Female illegal migration first came to light in Egypt in September 2016 when the ship Rasheed sank off the coast of Beheira governorate and more than 200 people died. The bodies of women in their 20s were recovered. Ten women survived.

A similar incident occurred three months earlier when the Egyptian Navy found nine decomposing bodies, including the body of an Egyptian woman. Also, a boat bound for the coast of Europe sunk and the navy rescued 12 people, including three women.

Amal Wajih, a 30-year-old Egyptian woman, lives with her 47-year-old husband in Italy after arriving there via illegal immigration channels. The passage to Europe had cost her about $2,250. Amal said by phone that she chose to get on a “death boat” rather than to live the bitterness of the conditions in Egypt.

Wajih said she was comforted by the presence of other women on the boat. There were women with their husbands. There was a woman who was running away from an “obedience” sentence and another who had served a prison sentence and could no longer stand the mean looks of society and what she said was her husband’s treachery.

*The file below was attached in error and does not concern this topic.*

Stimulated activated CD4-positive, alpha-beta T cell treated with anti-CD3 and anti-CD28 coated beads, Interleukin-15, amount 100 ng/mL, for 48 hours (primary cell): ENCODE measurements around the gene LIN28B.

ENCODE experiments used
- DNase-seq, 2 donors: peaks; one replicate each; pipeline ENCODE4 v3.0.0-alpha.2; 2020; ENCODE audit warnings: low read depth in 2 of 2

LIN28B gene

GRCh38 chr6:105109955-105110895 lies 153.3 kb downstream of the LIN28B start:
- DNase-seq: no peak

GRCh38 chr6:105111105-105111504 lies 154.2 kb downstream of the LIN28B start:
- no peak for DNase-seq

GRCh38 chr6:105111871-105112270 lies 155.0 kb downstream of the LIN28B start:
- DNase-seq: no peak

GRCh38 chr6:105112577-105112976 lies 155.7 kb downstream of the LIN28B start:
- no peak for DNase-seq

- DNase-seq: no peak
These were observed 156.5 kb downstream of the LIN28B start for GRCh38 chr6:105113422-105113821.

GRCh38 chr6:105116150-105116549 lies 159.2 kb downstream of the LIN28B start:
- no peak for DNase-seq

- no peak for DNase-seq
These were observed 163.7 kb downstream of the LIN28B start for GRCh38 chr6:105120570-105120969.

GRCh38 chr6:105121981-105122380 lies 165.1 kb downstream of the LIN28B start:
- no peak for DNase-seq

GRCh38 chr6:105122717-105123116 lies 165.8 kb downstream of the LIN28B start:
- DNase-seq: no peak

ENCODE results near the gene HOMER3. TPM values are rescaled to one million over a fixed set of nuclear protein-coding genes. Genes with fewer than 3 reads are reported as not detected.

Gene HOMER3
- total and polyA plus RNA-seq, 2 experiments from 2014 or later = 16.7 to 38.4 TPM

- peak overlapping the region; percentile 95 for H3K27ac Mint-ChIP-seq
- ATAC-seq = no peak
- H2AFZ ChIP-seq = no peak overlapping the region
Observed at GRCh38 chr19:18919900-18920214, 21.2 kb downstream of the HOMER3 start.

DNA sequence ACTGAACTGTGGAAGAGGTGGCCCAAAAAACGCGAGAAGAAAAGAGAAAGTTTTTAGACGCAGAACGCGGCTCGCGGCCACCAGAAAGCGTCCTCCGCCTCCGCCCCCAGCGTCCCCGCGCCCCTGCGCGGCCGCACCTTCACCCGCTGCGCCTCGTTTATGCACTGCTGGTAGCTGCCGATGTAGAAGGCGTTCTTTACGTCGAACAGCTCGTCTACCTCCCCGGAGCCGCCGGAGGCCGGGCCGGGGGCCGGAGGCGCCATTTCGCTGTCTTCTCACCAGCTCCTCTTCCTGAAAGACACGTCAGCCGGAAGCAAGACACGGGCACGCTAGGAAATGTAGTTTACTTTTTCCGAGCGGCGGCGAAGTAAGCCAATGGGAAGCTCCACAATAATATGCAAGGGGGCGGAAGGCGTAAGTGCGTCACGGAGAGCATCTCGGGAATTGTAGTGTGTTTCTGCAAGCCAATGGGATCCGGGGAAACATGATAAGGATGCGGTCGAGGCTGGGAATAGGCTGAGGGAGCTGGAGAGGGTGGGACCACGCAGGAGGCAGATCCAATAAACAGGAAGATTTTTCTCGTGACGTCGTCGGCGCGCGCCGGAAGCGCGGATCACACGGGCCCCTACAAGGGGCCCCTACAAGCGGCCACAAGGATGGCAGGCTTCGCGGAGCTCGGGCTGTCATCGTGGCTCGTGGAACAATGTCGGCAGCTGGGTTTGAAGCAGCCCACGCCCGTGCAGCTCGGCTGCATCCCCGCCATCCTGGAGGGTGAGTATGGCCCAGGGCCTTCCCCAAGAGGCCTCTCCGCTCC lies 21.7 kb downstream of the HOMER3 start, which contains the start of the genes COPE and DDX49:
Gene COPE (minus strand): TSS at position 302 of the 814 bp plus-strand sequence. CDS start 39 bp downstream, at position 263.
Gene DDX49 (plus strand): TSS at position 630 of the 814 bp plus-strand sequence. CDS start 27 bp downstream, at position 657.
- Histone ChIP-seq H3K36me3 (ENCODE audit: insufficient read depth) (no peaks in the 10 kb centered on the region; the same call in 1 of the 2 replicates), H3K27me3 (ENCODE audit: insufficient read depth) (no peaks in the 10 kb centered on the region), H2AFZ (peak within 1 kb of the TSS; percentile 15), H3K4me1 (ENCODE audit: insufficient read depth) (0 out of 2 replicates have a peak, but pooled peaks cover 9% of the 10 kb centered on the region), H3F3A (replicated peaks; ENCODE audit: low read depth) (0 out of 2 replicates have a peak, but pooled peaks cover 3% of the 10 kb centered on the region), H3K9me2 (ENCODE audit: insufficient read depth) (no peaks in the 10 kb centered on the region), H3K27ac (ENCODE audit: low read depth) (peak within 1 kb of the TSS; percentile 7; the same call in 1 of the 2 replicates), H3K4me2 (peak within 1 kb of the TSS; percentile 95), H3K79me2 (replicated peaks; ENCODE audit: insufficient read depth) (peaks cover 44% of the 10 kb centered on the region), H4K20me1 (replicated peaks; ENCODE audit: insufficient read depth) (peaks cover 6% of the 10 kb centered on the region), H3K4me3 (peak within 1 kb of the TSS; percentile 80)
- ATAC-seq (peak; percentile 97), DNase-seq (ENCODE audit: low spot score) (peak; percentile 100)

Wajih said she could not remember how many days she spent on the boat because of pain and dizziness she suffered during the journey. She said she remembered howling winds and roaring waves that pounded the boat, knocking those on board to the deck.

For many women, the journey must have seemed a “ticket to death.”

Egyptian government efforts to stem illegal migration have significantly reduced “death boat” incidents. Still, illegal migration of females is expected to continue due to economic decline, the reluctance of young women to marry and their resentment of male dominance.

Hana Ashmawi, an Egyptian sociologist, said, despite tough measures provided by Egypt’s Law 82 of 2016 against illegal migration and human trafficking and the toughening of security measures, women would continue to risk their lives on the vessels. This will hold true even though clerics place attempts to cross on “death boat” on a par with suicide, which is considered a sin in Islam, Ashmawi said.